Referring now to the drawings, and more particularly to FIG. 1, there is shown the flow diagram implementing the algorithm of the invention. In block 10, a timer is reset to W1. The timer then begins to count down under the control of the local clock. This is indicated by function block 12. After each decrement of the timer, a test is made in decision block 14 to determine if the counter has counted down to zero. If not, the counter continues to count down. Meanwhile, a test is made in decision block 16 to determine if a clock synchronization message has been received from another node. When a message, including the time T, is received on edge Eij in decision block 16, the time T is then forwarded in a message on the set of edges {Ejk }i in function block 20. A test is then made block 22 to determine if

T+delay2 ×(1+ρ)

is greater than C. If it is, C is set to

max(C,T+(delay1 ×(1-ρ)+delay2 ×(1+ρ))/2)

and the timer is set to W2, where W2 is greater than W1, as indicated in function block 24. Then, in function block 26, any requests for medium access are deleted before the process returns to decision block 16 to wait for another clock synchronization message. If on the other hand the test in decision block 22 is negative, the process returns directly to decision block 16 to wait for another clock synchronization message. If, during this process, the timer times out as determined by the test in decision block 14, a test is made in decision block 28 to determine if the node has permission to transmit. If not, a request is made in function block 30 for medium access. When access is granted, a message containing C is transmitted to the set of edges {Eij }o in function block 32.

Notice that if a node receives a synchronization message that contains a clock time T such that T+delay2 ×(1+ρ) is greater than C, the time read on its own clock, it resets its timer and is thus prevented from transmitting its clock time. Intuitively, it is clear that after a sufficiently long period of time, slow nodes will cease to transmit, as their clocks will be reset every time they receive a message from a node with a faster clock. Careful analysis shows that under the above assumptions, only the node with the highest drift rate transmits in the steady state.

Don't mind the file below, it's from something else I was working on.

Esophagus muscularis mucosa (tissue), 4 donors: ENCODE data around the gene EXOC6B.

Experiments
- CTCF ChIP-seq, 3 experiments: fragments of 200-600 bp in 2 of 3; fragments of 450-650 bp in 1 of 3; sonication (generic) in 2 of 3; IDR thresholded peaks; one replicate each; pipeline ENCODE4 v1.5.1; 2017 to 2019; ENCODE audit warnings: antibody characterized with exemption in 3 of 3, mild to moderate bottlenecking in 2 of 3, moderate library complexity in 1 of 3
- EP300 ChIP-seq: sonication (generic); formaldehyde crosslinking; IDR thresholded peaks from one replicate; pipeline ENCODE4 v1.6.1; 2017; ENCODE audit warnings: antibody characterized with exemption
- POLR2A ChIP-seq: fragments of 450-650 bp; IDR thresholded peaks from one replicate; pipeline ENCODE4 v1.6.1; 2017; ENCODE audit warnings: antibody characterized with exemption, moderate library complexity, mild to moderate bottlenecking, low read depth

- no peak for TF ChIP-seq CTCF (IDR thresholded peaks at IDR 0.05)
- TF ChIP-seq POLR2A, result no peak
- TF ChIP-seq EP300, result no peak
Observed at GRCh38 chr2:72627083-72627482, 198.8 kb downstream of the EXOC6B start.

Consider first the relationship of W1 and W2 to the parameters of the network and the clocks. In the steady state, nodes of low drift rate are prevented from transmitting by having them reset every W1 seconds. When a node is updated, its timer is immediately reset to W2, which is chosen so that it will not timeout and transmit before the next update is received We therefore must have ##EQU2##

In the worst case, it can take as much as W2 /(1-ρ) "real" seconds for a node to time out, and a further delay of access delay + delay2 seconds for every node to receive the synchronization message. In this time, two clocks can drift apart by at most ##EQU3## clock seconds. Immediately after synchronization, a clock differs by at most

Tmax =(delay2 ×(1+ρ)-delay1 ×(1-ρ ))/2,

from the clock with the highest time. It follows then that two clocks cannot ever differ by more than Δ=2×Tmax +Dmax, and if the various network parameters and p are specified, we may immediately determine suitable values for W1 and W2.

The algorithm as presented has a minor shortcoming. If a node joins the network, it has to wait until the end of the current synchronization cycle for its clock to be set. To remedy this problem, we force a node to transmit a request for synchronization when it joins the network. The modification to the algorithm is very simple. Under the above assumptions, if ##EQU4## then the algorithm possesses a steady state in which only the node with the highest drift rate transmits.